Everyone needs grace. But perhaps teenagers need it a little more than others. They are at a point in life when they want and need to know they are acceptable, period. Teenagers are most likely to discover and understand grace when they are in relationship with grace-filled leaders.
Romans 5:18–19 says: “Therefore, as one trespass led to condemnation for all men, so one act of righteousness leads to justification and life for all men. For as by the one man’s disobedience the many were made sinners, so by the one man’s obedience the many will be made righteous.”
Grace flows from the gospel. Pastor and author J. D. Greear puts it this way: “The gospel is that Christ has suffered the full wrath of God for my sin. . . . Second Corinthians 5:21 says that He actually became my sin so that I could literally become His righteousness. . . . When I receive that grace in repentance and faith, full acceptance becomes mine. . . . That means that God could not love me any more than He does right now, because God could not love and accept Christ any more than He does, and God sees me in Christ.”
Pastor and author Tullian Tchividjian says: “Even though in ourselves we’re completely unrighteous, God counts us as righteous because he has appointed Christ to be our representative and substitute. Therefore when Christ lived a perfect life, in God’s sight we lived a perfect life. When Christ died on the cross to pay for our sins, we died on the cross.”
The sermons of John the Baptist, Jesus, Peter, and Paul call people to repent. Genuine repentance opens the door to grace. Scot McKnight explains: “Telling God the truth awakens forgiveness. Sometimes one gets the impression from misguided experts that God is holding a club over our heads, and the moment we tell the truth he cracks us a good one and then says, ‘You ugly little sinner!’ . . . Truthtelling is not an opportunity for head bashing, but an opportunity for the heart of Abba to be thrilled by reconciling forgiveness.”
For your teenagers, grasping grace will be a wonderful discovery. Nishioka says: “Grace is completely unexpected. There is no logic and no reason as to why God, who is the maker of the universe, should love us so incredibly that God would send Jesus to die for us.”
Teenagers are likely to make the grace discovery when they share life with a youth minister who is drenched in grace. And, by parents and volunteers who are as well.
Swindoll explains the results of grace when he says: “All who embrace grace become ‘free indeed.’ Free from what? Free from oneself. Free from guilt and shame. Free from the damnable impulses I couldn’t stop when I was in bondage to sin. Free from the tyranny of others’ opinions, expectations, demands. And free to what? Free to obey. Free to love. Free to forgive others as well as myself. . . . Free to serve and glorify Christ.”
What motivates teenagers towards such obedience? Tchividjian says: “Paul says that when we divorce obligations from gospel declarations, then our obedience becomes nothing more than behavioral compliance to rules without heart change. But when God’s amazing grace in the gospel grips our hearts, the motivational structure of our hearts is radically changed, and we begin to obey out of faith not fear, gratitude not guilt.”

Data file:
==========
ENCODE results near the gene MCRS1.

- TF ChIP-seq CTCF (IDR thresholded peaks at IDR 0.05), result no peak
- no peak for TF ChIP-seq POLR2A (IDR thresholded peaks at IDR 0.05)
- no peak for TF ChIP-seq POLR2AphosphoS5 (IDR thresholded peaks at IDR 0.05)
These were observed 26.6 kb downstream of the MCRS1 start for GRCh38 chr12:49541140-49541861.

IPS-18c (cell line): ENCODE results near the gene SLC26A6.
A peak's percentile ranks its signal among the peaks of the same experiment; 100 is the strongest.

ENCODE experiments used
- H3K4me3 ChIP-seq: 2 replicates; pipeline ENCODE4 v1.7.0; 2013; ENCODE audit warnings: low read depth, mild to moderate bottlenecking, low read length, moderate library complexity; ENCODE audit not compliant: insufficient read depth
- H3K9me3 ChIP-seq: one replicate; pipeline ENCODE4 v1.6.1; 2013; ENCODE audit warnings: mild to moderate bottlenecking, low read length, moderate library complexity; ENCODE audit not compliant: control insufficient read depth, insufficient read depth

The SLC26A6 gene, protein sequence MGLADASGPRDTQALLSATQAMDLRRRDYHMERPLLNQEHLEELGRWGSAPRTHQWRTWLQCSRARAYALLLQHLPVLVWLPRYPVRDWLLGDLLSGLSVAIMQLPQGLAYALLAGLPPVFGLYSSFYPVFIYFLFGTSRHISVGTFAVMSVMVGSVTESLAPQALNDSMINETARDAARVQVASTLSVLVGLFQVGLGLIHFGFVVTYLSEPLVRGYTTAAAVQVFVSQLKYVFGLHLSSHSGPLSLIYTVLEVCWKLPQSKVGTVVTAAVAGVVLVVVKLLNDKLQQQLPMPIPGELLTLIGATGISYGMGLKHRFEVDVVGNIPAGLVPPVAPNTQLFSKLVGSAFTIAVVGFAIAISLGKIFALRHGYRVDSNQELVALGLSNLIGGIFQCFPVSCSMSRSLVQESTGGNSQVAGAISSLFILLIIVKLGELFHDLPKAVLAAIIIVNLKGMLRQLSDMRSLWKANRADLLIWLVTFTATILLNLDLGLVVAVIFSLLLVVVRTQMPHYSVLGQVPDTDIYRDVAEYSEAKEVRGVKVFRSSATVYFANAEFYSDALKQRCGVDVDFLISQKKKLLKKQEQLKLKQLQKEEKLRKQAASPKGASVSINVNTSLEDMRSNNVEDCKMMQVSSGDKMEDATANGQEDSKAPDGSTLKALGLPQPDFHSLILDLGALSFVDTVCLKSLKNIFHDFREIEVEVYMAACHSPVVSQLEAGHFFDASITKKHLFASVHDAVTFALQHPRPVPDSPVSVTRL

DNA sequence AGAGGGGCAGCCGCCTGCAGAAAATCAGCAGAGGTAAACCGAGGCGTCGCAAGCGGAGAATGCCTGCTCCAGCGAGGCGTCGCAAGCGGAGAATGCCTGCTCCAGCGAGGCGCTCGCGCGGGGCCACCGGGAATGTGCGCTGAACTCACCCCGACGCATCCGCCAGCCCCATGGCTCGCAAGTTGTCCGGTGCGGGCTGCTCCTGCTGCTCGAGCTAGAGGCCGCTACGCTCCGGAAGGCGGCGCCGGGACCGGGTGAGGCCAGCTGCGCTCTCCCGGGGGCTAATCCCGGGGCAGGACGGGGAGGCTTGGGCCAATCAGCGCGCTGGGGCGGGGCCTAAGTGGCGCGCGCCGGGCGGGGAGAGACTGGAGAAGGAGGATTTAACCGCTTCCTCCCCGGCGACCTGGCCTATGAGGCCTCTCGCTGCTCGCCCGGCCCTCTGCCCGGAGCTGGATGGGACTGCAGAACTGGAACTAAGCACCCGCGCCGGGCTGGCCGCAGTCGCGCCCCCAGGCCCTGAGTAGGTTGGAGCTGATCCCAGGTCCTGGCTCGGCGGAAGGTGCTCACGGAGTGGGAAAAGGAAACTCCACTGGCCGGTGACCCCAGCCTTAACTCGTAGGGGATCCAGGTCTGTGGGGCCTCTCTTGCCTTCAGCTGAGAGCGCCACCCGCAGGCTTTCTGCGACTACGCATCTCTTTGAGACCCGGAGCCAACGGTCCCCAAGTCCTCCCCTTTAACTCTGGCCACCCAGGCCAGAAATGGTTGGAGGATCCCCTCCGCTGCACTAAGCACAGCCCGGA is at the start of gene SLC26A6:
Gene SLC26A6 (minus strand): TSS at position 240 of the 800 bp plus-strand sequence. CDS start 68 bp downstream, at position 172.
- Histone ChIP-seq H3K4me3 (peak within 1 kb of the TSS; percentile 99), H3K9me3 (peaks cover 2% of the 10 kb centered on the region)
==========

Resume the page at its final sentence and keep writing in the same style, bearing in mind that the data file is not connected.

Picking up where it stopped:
Greear adds: “those people who get better are those who understand that God’s approval of them is not dependent on their getting better. . . Abiding in Jesus will produce all of the fruits of the Spirit in you—but not by having you concentrate particularly on any of those things. You concentrate on Jesus. You rest in His love and acceptance, given to you not because of what you have earned, but because of what He has earned for you.”
Some youth leaders may hesitate to say much about grace and freedom in Christ, fearing that teenagers who hear that message may plunge into a life of sin. Swindoll would want those leaders to know that, “Grace never means we’re free to live any way we wish, whatever the consequences. Grace does not mean God will smile on me, regardless. It means I’m free to choose righteousness or disobedience. If I choose the latter, I will have to take the consequences: mental anguish, a guilty conscience, hurting and offending others in the Christian community, and bringing reproach to the name of Christ.”
Teenagers, volunteers, and parents who have experienced the grace of God are prepared to offer to grace to each other. Scot McKnight says, “Instead of sinful humans getting what they deserve . . . they are granted forgiveness. . . . This loving act of forgiveness reveals God’s inner nature: he is a forgiving God. He preemptively strikes the human condition with an offer of grace. That strike of God’s forgiving love to us produces in us a cascading flow of forgiveness to others.”
Perhaps all this is helping you envision a youth ministry filled with believers covered in God’s grace and extending that grace to each other. Swindoll says, “Fortunately, grim, frowning, joyless saints in Scripture are conspicuous by their absence. Instead, the examples I find are of adventurous, risk-taking, enthusiastic, and authentic believers whose joy was contagious even in times of painful trial. . . . The contrast between then and now is staggering. The difference, I am convinced, is grace.”
Grace-filled relationships within the body of Christ are wonderful, but they are not the end of the story. Pastor David Platt lifts our eyes to the bigger picture when he says: “Enjoy his grace and extend his glory. This is the twofold purpose behind the creation of the human race. . . . God blesses his people with extravagant grace so they might extend his extravagant glory to all people of the earth.”